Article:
HRL's nanoparticle functionalization technique solves this problem by decorating high-strength unweldable alloy powders with specially selected . The nanoparticle-functionalized powder is fed into a 3D printer, which layers the powder and laser-fuses each layer to construct a three-dimensional object. During melting and solidification, the nanoparticles act as nucleation sites for the desired alloy microstructure, preventing hot cracking and allowing for retention of full alloy strength in the manufactured part.

The nanoparticle-functionalized powder is fed into a 3-D printer, which layers the powder and laser-fuses each layer to construct a three-dimensional object. Credit: B. Ferguson - HRL Laboratories

Because melting and solidification in additive manufacturing is analogous to welding, HRL's nanoparticle functionalization can also be used to make unweldable alloys weldable. This technique is also scalable and employs low cost materials. Conventional alloy powders and nanoparticles produce printer feedstock with nanoparticles distributed uniformly on the surface of the powder grains.

"Our first goal was figuring out how to eliminate the hot cracking altogether. We sought to control microstructure and the solution should be something that naturally happens with the way this material solidifies," Martin said.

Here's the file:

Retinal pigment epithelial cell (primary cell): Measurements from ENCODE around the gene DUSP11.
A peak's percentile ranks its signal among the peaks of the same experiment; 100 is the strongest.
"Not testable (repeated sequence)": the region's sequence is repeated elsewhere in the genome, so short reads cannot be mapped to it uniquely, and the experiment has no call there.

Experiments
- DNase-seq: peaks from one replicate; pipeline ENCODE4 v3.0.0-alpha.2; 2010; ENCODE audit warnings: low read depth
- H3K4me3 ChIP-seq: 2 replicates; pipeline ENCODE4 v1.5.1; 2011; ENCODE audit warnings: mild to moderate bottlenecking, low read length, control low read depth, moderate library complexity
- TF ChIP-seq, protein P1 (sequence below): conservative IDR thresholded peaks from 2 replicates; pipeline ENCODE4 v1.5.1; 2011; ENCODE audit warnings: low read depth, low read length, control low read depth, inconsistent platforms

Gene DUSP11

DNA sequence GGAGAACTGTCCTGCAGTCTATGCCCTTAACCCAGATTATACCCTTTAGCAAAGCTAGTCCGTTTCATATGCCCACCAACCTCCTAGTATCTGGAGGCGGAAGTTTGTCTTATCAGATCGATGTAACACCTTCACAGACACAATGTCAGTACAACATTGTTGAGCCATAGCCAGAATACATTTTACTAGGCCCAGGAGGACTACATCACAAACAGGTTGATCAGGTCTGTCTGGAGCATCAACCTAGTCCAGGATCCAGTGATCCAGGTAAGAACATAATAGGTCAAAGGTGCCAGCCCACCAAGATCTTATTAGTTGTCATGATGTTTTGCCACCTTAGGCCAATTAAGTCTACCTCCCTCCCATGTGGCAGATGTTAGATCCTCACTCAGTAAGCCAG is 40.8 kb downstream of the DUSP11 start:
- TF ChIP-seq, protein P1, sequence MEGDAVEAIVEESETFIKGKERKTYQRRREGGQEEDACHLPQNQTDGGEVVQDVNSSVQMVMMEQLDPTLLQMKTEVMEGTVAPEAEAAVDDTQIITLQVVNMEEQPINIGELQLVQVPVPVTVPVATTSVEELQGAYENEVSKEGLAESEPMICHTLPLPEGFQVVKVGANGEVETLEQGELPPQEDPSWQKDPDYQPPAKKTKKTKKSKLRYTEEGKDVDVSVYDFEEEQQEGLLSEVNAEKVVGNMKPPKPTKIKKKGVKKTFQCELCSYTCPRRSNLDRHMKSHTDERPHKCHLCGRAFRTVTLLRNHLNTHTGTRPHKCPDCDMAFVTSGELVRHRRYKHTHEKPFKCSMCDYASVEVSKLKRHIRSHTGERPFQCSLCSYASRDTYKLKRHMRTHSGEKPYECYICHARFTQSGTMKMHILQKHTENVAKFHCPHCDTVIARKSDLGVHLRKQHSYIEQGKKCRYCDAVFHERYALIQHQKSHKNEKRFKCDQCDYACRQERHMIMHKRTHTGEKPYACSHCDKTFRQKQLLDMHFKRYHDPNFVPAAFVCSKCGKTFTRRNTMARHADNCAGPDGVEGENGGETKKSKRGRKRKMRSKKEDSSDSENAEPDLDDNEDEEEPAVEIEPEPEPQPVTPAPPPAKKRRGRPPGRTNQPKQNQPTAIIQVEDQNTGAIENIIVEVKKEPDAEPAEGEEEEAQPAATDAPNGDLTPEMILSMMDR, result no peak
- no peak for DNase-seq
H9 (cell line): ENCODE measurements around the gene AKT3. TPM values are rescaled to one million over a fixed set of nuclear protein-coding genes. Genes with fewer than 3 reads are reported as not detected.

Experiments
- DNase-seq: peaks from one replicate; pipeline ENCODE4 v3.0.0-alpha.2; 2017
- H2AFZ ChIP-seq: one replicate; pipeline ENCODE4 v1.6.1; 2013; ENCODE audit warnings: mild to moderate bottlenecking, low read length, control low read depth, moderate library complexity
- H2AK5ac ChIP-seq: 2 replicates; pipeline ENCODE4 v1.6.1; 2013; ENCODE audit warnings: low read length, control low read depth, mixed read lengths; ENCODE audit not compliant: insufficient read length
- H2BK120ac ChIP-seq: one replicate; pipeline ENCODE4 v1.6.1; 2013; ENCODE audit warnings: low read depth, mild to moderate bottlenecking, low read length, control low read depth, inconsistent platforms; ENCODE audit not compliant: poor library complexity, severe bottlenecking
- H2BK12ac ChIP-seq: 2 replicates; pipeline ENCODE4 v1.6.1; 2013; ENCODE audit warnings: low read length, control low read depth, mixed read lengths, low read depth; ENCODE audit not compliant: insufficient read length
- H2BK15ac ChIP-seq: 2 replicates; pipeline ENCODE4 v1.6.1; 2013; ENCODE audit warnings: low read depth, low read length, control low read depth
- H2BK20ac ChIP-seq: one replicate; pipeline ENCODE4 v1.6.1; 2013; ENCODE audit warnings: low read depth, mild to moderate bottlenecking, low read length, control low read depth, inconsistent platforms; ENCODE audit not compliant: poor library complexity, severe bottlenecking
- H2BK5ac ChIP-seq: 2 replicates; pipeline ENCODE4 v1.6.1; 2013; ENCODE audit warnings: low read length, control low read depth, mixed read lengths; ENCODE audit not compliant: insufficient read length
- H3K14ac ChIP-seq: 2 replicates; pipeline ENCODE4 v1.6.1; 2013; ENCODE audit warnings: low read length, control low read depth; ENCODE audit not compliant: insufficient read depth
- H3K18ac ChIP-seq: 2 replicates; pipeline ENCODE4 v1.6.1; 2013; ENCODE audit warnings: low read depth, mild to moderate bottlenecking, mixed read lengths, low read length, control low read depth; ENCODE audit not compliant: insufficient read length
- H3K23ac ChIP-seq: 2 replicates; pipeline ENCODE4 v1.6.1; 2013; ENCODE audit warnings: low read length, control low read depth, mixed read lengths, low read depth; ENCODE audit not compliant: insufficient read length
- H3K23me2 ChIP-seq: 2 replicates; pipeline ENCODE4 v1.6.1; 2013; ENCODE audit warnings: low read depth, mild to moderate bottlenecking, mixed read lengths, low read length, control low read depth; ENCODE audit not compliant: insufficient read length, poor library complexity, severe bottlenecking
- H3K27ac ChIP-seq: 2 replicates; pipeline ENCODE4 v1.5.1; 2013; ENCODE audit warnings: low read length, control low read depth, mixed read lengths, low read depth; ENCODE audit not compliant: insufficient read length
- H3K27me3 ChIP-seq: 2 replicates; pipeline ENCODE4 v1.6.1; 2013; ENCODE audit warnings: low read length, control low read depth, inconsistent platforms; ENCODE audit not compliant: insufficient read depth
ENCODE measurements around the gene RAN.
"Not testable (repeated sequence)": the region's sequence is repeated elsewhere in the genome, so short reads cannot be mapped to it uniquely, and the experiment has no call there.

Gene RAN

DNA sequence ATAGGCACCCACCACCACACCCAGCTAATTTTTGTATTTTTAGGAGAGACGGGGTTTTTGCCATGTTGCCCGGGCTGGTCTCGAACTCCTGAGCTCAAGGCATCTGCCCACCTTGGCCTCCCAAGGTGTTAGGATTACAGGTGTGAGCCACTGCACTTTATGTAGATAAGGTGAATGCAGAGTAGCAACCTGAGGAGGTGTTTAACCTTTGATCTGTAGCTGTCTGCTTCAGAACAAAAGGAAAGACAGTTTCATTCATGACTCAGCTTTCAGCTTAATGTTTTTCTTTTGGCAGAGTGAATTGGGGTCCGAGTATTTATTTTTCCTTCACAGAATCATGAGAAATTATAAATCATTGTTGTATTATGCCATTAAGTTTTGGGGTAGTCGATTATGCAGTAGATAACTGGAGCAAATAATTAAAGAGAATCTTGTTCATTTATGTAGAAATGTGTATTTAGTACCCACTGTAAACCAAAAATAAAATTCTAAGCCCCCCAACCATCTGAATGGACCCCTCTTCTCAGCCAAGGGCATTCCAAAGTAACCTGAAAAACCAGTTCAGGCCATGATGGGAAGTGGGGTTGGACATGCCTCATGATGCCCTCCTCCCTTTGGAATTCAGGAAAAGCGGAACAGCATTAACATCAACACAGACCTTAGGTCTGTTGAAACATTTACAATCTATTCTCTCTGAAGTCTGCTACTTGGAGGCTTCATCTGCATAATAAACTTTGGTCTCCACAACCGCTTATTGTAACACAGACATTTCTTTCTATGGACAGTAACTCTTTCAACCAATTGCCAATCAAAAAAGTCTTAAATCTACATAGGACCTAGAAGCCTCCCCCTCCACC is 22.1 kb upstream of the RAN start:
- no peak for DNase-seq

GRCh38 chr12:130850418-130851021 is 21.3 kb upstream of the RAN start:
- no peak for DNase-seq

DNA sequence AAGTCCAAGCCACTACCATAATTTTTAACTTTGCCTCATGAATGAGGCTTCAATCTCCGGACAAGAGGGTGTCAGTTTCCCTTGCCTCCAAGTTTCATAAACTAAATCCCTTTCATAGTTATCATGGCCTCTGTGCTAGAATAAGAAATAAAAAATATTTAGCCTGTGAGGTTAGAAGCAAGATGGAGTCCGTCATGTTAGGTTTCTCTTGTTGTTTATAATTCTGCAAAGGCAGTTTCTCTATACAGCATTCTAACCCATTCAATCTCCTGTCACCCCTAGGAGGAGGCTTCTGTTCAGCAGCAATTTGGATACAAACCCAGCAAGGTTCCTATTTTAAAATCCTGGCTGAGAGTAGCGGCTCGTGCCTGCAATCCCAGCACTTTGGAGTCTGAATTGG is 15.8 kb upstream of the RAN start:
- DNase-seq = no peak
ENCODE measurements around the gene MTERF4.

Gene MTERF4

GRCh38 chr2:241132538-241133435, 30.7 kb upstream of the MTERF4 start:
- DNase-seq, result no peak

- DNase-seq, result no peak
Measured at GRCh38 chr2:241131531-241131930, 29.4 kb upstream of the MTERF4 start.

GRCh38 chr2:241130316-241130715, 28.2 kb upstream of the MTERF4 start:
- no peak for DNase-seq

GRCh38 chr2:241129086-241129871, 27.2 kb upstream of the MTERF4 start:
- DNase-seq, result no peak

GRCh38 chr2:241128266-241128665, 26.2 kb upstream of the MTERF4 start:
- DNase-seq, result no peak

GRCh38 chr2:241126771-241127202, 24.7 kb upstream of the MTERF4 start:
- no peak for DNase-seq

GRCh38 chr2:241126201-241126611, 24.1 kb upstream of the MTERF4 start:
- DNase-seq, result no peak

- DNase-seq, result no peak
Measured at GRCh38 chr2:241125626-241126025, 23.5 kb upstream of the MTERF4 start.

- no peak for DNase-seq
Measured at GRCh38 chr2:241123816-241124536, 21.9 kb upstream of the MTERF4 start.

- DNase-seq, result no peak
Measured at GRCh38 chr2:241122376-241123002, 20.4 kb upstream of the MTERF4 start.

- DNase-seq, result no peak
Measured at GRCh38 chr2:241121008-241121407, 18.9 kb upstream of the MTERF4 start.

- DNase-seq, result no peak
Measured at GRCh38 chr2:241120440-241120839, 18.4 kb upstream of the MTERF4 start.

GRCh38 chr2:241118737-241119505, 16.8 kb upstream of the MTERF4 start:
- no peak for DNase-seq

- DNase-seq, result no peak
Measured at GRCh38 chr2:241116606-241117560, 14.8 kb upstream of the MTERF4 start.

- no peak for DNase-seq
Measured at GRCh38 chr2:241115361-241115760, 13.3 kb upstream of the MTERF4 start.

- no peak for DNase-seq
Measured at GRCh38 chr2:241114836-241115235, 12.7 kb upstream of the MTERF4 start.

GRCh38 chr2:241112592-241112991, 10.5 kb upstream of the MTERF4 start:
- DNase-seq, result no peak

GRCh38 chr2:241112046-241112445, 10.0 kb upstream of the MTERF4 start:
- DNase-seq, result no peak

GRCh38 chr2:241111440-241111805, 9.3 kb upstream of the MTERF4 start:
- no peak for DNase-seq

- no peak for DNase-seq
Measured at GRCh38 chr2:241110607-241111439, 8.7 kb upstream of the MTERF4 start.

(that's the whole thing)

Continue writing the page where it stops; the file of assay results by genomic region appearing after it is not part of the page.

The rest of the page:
To find the correct nanoparticles, in this case zirconium-based nanoparticles, the HRL team enlisted Citrine Informatics to help them sort through the myriad possible particles to find the one with the properties they needed.

"Using informatics was key," said Yahata. "The way metallurgy used to be done was by farming the periodic table for alloying elements and testing mostly with trial and error. The point of using informatics software was to do a selective approach to the nucleation theory we knew to find the materials with the exact properties we needed. Once we told them what to look for, their big data analysis narrowed the field of available materials from hundreds of thousands to a select few. We went from a haystack to a handful of possible needles."